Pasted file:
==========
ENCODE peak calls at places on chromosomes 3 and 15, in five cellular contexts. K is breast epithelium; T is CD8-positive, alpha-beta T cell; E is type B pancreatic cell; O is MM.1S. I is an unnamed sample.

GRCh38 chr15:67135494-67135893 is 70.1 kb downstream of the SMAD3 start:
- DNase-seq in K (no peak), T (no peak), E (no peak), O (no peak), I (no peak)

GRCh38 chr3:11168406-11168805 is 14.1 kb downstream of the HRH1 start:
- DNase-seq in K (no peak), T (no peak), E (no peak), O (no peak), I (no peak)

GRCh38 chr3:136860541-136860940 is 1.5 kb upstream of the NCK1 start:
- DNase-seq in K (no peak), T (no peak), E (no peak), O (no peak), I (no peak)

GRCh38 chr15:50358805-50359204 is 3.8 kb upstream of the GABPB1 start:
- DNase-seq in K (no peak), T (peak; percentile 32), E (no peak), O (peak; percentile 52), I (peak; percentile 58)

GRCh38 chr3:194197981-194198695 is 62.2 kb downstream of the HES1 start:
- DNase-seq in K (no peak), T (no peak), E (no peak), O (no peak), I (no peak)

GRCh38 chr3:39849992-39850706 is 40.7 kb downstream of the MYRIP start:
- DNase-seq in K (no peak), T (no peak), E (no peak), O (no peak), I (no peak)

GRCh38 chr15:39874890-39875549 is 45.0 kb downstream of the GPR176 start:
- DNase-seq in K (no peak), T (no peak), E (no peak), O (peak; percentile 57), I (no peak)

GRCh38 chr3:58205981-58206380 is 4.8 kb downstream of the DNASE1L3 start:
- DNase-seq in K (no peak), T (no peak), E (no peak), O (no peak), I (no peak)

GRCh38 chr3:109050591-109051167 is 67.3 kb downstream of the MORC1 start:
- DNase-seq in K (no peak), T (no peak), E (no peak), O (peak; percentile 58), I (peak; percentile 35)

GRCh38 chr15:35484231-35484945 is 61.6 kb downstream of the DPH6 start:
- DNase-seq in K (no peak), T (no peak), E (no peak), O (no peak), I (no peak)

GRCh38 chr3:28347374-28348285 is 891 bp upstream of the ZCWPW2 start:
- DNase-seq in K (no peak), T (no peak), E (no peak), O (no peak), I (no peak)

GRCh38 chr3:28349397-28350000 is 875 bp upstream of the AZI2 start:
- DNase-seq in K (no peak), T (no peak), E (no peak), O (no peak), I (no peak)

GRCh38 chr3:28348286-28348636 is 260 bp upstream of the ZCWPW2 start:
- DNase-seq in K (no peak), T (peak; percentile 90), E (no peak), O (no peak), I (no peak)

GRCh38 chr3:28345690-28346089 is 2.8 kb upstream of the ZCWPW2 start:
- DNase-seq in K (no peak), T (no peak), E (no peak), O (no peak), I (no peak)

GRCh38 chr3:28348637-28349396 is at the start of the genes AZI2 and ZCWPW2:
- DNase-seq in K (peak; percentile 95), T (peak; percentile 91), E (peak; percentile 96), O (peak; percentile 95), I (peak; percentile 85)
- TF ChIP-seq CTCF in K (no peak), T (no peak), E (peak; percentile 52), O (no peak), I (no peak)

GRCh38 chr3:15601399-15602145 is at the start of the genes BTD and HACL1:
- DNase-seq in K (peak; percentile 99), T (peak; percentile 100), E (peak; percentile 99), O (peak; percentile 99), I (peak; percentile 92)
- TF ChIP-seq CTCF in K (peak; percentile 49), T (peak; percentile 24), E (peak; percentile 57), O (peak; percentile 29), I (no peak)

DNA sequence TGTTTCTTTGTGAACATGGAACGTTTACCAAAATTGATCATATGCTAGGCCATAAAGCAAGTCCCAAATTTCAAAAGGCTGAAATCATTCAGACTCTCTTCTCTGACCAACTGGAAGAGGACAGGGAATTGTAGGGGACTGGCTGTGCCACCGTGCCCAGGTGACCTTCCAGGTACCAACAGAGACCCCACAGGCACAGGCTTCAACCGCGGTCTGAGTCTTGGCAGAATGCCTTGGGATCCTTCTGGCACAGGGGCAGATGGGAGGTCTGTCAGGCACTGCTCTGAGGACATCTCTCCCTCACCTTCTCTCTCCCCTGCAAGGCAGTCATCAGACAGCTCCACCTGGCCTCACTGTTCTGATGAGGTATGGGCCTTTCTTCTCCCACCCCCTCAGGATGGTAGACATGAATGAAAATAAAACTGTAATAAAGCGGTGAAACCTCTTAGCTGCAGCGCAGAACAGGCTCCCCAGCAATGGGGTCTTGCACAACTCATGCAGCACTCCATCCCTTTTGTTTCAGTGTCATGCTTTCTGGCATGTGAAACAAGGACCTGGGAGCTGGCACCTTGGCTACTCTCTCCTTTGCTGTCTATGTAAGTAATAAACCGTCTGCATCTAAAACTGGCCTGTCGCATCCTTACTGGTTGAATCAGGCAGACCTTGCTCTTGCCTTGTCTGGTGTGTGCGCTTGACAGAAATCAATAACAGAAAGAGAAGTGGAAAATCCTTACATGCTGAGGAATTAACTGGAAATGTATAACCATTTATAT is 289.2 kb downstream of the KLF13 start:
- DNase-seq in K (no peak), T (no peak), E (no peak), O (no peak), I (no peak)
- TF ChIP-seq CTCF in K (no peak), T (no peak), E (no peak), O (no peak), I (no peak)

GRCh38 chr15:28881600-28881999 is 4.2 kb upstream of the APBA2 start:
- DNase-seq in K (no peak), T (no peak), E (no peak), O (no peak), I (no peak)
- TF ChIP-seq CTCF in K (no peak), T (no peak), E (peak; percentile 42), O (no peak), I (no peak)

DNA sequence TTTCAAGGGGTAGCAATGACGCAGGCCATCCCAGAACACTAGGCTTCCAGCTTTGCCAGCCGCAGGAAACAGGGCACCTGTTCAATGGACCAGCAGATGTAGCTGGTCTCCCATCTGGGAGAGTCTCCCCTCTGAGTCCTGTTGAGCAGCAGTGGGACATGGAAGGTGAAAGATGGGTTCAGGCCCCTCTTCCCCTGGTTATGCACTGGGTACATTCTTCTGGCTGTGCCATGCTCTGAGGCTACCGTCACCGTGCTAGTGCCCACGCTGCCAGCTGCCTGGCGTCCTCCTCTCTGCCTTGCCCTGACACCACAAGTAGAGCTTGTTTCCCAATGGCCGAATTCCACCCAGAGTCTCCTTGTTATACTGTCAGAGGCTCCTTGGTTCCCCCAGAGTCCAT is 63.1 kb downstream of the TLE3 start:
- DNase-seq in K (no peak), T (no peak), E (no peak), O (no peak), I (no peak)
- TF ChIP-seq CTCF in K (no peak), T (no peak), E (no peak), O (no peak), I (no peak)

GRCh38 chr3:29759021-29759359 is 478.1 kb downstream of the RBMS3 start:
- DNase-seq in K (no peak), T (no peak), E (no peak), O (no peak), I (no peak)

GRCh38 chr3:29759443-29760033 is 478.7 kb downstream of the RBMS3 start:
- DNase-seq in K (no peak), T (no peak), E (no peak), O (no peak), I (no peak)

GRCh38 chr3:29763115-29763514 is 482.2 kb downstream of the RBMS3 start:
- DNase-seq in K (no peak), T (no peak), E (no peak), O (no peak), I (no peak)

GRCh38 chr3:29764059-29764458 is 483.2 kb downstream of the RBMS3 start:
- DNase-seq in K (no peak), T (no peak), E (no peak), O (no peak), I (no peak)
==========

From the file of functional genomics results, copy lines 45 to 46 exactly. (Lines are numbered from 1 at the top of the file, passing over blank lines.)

GRCh38 chr3:29759021-29759359 is 478.1 kb downstream of the RBMS3 start:
- DNase-seq in K (no peak), T (no peak), E (no peak), O (no peak), I (no peak)